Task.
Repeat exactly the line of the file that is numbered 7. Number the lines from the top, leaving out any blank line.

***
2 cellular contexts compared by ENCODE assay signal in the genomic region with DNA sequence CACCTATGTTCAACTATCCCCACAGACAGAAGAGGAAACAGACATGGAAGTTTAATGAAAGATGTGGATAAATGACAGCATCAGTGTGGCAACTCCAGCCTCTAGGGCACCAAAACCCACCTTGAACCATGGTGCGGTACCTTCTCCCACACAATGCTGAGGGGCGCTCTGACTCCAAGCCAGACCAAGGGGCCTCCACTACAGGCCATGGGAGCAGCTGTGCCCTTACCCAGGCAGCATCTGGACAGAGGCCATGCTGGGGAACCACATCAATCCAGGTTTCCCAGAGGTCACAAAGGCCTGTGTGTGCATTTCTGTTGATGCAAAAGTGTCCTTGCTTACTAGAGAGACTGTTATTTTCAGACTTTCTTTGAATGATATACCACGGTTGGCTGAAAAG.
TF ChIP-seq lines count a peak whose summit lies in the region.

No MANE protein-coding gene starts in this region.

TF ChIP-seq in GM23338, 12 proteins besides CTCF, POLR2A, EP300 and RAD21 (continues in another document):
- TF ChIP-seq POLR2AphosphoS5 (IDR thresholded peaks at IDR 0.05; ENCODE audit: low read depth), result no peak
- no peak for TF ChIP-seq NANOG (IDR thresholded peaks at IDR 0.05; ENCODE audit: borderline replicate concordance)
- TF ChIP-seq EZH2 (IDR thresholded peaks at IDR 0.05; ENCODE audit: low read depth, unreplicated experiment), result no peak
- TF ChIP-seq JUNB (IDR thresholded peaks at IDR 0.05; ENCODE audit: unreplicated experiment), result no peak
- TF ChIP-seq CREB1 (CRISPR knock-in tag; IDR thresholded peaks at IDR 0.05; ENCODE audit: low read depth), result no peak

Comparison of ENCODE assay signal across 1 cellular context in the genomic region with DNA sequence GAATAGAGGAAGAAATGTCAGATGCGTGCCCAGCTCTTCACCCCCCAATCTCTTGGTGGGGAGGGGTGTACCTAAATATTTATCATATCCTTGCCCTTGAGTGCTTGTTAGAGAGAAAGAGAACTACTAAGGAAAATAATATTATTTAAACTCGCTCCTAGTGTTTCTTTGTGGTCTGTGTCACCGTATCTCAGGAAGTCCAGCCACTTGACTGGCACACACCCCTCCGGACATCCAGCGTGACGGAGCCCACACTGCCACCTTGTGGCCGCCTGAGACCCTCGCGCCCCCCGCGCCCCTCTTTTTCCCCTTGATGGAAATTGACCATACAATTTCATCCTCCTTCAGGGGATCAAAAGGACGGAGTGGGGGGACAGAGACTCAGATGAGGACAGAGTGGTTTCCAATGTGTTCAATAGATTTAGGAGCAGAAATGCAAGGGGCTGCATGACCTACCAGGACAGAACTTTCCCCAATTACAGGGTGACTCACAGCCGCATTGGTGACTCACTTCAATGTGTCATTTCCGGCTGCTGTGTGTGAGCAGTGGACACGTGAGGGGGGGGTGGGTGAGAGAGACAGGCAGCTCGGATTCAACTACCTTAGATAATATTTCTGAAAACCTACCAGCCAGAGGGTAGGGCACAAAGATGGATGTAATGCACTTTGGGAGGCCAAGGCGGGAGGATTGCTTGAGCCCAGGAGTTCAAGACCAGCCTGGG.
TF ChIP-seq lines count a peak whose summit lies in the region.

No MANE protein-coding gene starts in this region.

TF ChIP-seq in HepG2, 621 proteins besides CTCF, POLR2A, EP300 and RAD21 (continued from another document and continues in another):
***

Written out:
- TF ChIP-seq EZH2 (IDR thresholded peaks at IDR 0.05; ENCODE audit: low read depth, unreplicated experiment), result no peak